ArtsAutosBooksBusinessEducationEntertainmentFamilyFashionFoodGamesGenderHealthHolidaysHomeHubPagesPersonal FinancePetsPoliticsReligionSportsTechnologyTravel

How to Plant Stacked Containers

Updated on May 8, 2020
The Dirt Farmer profile image

Jill likes cooking, writing, painting, & stewardship, and studies gardening through MD Master Gardener & Master Naturalist programs.

Bet you won't make just one!

Stacked containers are an easy, space-saving and cost-efficient method for creating gorgeous mixed flower pots perfect for small patios, balconies, kitchens and entryways.

Stacking gives your old containers a whole new look. They can also be less expensive and lighter weight than conventional planters, requiring fewer plants and less potting soil.

Source

A wheelbarrow of fun.

Here's what you'll need to make a stacked pot.

  • 2-3 pots in ascending sizes, each with drainage holes*
  • 2-3 clean plastic nursery pots to fit inside them
  • Assorted plants, including 1 tall thriller, 3 bushy fillers and 3 or more trailing spillers
  • Potting soil
  • Water

*Plastic or ceramic containers, which retain water best, work well for full-sun annuals. For plants that need well-drained soil, such as herbs, try clay pots.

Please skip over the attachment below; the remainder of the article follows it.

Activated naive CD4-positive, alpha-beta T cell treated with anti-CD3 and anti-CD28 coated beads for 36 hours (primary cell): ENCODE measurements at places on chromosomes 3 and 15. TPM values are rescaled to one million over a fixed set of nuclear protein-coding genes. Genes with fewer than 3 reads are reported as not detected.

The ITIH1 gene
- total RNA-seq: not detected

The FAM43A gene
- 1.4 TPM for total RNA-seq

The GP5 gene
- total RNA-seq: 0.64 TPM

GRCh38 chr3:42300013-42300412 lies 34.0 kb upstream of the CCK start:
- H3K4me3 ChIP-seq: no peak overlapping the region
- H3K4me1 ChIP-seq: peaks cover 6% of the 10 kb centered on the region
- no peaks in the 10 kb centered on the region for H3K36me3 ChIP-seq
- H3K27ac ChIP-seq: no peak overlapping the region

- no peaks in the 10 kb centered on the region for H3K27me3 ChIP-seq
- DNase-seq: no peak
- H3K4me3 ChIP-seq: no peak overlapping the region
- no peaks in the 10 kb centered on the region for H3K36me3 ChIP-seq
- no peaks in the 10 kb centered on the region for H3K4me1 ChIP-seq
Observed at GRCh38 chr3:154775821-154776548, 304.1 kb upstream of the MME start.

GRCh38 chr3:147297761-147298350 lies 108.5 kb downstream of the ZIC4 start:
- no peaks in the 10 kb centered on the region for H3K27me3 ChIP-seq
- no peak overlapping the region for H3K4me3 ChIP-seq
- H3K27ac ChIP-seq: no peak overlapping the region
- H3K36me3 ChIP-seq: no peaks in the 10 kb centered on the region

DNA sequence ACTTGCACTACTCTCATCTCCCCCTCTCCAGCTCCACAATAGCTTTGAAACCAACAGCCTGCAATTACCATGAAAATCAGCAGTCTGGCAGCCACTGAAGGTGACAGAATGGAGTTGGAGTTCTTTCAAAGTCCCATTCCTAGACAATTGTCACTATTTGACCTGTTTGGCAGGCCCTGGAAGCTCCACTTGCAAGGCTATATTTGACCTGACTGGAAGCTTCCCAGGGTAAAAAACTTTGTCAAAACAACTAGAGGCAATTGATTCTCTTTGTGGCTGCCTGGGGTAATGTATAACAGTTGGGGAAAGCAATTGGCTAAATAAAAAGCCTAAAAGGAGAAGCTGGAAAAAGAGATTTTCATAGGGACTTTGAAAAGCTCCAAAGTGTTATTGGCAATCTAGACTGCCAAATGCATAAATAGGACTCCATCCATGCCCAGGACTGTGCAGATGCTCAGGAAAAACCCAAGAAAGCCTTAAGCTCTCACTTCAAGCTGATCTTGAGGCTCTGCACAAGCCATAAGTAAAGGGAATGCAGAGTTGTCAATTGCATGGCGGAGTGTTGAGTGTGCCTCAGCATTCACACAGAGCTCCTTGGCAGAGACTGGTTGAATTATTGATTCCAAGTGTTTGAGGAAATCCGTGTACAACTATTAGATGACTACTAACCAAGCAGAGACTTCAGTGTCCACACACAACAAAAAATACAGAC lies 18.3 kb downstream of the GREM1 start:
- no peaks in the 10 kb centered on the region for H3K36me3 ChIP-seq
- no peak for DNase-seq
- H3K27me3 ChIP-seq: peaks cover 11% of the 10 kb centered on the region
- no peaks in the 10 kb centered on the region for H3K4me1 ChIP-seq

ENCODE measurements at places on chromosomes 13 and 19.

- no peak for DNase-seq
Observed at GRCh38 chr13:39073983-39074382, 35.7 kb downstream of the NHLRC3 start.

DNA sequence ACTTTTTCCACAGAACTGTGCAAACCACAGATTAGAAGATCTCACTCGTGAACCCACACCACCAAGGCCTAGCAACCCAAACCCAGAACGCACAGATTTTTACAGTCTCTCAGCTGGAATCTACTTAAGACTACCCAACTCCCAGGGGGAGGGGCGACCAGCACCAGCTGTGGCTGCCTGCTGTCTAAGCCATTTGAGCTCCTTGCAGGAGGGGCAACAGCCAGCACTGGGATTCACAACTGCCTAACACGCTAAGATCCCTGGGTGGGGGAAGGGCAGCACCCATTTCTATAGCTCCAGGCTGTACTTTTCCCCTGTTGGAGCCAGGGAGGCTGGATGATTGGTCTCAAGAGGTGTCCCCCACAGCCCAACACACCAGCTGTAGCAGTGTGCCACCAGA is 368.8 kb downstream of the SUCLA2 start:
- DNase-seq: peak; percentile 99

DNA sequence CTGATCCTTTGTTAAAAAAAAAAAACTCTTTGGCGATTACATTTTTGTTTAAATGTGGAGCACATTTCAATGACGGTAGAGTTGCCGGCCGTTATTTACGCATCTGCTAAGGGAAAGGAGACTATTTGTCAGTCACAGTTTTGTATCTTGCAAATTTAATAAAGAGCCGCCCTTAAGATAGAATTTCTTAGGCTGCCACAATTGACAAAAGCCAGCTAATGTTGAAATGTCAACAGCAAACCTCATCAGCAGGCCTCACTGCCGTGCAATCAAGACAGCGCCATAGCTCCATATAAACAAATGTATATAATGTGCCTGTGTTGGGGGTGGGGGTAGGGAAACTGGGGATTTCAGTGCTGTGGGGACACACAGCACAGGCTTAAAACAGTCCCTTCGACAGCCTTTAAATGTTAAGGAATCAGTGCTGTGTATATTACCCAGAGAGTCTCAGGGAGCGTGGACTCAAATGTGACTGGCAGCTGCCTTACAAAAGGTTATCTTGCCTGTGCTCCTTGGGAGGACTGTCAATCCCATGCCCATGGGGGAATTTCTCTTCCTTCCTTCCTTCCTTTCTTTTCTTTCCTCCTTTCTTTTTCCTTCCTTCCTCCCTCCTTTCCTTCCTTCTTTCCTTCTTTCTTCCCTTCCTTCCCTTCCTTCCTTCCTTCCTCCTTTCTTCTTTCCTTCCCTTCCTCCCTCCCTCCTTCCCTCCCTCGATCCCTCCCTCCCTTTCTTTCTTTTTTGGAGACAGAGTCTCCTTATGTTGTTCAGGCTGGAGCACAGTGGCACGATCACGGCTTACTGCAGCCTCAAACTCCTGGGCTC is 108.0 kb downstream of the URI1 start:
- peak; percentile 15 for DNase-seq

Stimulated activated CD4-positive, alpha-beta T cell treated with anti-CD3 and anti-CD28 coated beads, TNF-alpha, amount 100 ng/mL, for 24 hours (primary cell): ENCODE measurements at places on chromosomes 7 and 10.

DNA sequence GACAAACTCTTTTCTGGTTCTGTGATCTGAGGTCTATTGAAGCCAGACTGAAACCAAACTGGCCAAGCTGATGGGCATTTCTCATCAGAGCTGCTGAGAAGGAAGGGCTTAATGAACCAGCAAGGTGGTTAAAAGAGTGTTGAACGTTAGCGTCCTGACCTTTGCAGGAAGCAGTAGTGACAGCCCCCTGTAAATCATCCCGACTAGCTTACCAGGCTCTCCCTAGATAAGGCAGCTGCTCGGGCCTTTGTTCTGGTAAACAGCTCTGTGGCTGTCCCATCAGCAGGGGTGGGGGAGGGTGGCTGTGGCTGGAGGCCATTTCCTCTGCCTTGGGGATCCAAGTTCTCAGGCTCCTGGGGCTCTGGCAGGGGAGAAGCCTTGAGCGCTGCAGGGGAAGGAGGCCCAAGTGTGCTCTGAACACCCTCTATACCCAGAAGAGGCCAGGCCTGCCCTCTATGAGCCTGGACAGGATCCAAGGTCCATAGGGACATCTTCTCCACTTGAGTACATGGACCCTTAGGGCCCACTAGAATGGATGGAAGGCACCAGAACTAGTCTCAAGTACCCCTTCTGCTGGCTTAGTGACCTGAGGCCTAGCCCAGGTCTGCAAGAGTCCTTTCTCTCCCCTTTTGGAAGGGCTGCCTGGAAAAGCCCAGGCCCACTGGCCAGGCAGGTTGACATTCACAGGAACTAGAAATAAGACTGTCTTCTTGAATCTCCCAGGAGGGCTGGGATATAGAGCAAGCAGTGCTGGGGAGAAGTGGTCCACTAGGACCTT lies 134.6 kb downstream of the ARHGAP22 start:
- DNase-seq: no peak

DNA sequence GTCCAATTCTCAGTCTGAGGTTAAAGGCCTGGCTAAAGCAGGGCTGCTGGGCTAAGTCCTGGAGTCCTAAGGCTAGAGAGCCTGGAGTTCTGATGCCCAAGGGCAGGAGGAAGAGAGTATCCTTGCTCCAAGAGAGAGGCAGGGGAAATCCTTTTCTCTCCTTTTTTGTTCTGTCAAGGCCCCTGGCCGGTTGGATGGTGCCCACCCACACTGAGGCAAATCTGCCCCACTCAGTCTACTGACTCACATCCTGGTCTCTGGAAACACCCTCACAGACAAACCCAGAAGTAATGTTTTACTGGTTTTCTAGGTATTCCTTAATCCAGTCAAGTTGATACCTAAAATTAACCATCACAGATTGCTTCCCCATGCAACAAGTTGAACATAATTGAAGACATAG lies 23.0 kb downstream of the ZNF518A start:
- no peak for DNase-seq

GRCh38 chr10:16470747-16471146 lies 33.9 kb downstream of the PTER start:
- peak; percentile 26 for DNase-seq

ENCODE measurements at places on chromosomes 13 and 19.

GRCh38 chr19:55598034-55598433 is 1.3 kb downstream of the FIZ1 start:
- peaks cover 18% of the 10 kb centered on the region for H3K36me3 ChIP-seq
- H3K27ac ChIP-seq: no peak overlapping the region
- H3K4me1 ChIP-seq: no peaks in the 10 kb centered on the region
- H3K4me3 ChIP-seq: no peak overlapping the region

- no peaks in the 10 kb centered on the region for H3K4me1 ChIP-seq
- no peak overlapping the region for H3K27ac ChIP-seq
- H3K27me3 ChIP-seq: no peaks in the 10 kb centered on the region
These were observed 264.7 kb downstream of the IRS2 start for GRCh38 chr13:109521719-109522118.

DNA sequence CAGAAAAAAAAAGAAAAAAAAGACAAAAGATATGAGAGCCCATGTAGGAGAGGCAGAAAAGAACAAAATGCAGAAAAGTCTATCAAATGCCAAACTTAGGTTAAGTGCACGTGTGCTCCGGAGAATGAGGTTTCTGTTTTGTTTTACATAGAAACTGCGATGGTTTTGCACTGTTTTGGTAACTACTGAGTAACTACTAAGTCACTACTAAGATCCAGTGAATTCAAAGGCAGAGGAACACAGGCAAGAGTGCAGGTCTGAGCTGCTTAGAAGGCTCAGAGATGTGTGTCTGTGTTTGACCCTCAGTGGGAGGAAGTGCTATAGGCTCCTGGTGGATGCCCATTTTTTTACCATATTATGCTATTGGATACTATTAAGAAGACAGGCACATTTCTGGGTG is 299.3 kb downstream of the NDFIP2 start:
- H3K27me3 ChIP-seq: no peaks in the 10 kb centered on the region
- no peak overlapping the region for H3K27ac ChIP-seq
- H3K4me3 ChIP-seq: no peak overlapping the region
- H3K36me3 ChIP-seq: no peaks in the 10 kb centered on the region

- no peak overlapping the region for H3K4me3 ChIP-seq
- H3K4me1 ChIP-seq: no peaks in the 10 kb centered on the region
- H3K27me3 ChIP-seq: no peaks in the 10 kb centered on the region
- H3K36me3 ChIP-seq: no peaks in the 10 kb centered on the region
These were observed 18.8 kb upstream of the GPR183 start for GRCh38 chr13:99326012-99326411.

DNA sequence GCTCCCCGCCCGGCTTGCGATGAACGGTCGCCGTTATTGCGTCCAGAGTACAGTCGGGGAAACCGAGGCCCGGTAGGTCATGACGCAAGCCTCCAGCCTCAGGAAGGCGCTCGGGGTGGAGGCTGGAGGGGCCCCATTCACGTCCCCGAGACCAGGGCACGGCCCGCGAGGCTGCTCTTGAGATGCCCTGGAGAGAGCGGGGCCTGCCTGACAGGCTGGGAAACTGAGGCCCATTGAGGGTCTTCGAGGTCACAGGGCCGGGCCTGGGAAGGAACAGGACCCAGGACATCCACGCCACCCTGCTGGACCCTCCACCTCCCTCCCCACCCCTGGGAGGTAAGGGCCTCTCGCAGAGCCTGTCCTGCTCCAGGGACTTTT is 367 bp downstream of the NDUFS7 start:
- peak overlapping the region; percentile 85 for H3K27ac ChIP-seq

You can buy matching containers of various sizes or just use what you have. Over time, the inner pots will become obscured by plants.

The First Tier

Source

Warning: This is going to be messy.

Make a sturdy base.

Place an upside down plastic nursery pot in the largest container, pour potting soil around it and moisten the soil. The plastic pot should feel sturdy in the pot and rest level.

That's it! You've created the first tier. Now you're ready to build the next level of your stacked container.

The Second Tier

Source

Are your hands dirty yet?

Next, place the second largest pot on the upturned nursery pot. Make sure it's stable and that the drainage holes line up.

Then put an upside down plastic pot inside pot #2.